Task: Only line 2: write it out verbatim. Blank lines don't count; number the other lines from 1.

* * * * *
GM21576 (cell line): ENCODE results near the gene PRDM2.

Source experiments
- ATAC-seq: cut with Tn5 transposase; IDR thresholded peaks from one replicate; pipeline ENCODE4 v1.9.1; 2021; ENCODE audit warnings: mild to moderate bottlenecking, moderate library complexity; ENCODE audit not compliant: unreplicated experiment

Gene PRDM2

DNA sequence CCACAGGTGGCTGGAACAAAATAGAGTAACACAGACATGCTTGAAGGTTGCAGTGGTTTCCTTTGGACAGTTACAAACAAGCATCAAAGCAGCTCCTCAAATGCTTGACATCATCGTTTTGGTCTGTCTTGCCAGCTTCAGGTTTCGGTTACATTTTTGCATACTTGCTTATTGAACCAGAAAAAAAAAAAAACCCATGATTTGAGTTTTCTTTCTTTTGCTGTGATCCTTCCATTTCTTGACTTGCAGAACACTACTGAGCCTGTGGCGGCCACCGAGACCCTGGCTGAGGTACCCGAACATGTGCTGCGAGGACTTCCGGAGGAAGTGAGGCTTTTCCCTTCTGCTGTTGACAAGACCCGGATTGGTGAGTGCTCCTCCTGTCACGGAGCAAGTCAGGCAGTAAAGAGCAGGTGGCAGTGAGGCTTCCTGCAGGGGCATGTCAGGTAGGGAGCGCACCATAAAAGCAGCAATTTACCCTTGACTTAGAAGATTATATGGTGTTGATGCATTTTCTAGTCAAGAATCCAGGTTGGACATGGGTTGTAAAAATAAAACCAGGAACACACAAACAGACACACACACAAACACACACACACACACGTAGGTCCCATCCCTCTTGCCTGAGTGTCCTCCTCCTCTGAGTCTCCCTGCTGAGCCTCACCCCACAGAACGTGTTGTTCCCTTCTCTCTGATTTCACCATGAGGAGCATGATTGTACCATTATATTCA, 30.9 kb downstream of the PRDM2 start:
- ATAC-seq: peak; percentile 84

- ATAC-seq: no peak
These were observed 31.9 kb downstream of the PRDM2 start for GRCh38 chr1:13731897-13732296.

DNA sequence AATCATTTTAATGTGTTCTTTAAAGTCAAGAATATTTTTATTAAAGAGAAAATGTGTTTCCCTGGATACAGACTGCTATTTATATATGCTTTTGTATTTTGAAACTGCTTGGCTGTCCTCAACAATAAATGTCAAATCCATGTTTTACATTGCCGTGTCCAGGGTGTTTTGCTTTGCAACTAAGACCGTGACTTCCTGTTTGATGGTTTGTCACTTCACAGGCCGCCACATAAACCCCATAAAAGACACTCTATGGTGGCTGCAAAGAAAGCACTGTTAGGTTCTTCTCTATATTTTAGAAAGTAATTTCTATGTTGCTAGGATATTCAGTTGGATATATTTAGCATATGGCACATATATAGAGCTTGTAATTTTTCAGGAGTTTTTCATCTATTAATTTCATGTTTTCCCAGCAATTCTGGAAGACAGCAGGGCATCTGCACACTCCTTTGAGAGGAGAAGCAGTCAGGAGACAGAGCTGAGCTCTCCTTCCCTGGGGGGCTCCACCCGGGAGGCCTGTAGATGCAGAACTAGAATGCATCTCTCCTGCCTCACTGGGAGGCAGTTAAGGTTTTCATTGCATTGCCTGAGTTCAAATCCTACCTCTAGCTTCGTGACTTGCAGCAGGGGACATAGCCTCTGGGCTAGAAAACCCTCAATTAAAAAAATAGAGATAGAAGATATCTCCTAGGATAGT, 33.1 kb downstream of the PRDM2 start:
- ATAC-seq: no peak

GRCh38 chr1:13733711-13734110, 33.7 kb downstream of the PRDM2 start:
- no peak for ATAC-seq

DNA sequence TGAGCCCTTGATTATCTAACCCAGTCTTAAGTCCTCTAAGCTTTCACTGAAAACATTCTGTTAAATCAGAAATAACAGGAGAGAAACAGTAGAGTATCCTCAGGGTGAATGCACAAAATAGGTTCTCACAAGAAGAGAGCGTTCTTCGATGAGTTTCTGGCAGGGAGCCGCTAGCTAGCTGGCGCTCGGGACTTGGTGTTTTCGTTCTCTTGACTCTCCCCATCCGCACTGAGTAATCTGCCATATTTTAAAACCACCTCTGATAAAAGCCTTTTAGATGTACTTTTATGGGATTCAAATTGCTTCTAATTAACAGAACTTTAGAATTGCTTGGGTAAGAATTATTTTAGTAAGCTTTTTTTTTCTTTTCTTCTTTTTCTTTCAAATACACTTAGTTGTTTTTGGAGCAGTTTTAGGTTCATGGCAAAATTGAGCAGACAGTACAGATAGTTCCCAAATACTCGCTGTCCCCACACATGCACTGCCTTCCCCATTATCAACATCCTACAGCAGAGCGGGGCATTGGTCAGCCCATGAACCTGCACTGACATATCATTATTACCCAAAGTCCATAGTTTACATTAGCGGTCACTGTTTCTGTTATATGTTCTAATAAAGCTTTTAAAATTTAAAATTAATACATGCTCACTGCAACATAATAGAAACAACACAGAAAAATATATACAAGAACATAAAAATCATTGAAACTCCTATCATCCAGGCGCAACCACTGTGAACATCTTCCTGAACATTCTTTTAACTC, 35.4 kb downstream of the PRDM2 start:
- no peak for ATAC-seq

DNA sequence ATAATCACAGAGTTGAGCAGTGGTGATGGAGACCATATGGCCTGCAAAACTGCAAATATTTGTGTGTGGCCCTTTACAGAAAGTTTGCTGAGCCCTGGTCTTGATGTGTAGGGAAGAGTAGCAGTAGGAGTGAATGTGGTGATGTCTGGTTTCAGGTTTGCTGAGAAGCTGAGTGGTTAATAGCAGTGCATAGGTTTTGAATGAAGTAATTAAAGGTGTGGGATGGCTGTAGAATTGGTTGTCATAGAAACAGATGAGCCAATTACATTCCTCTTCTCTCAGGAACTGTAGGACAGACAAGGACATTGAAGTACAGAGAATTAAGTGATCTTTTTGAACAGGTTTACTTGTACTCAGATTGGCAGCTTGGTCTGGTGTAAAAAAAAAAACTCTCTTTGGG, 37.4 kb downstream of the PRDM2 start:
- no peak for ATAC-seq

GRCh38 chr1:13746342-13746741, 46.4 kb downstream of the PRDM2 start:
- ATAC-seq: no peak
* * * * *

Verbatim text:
Source experiments